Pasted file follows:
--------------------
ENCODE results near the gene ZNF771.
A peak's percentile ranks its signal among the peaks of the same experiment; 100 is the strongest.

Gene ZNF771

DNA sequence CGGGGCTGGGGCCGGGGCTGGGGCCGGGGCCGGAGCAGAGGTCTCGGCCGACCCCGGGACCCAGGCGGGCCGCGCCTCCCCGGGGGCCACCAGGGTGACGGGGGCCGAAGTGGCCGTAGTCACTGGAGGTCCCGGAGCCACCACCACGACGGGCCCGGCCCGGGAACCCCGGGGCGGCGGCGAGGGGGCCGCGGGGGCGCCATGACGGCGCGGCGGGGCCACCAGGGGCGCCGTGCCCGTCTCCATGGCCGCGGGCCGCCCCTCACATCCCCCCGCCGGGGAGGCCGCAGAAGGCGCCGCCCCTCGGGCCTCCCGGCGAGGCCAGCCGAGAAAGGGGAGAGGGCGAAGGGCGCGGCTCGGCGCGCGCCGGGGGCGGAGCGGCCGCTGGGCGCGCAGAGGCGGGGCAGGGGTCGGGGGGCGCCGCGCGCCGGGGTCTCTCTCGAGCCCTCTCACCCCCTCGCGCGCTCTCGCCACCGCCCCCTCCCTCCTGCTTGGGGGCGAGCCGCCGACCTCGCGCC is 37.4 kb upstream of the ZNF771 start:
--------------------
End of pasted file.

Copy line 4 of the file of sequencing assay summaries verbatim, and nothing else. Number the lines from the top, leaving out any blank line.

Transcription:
DNA sequence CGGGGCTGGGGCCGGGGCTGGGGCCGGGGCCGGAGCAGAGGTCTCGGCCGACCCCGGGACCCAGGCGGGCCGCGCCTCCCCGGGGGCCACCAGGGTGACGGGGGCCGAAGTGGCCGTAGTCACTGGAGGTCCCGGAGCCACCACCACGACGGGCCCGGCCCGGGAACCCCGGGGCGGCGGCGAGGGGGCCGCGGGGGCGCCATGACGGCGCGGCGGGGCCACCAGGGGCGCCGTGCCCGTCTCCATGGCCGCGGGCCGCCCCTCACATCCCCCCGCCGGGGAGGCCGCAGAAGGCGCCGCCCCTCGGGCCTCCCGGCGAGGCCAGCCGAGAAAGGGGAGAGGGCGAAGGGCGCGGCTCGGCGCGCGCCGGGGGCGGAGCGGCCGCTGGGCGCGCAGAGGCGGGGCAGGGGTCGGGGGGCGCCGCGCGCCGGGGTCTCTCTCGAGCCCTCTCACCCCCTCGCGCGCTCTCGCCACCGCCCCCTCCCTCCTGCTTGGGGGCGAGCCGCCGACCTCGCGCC is 37.4 kb upstream of the ZNF771 start: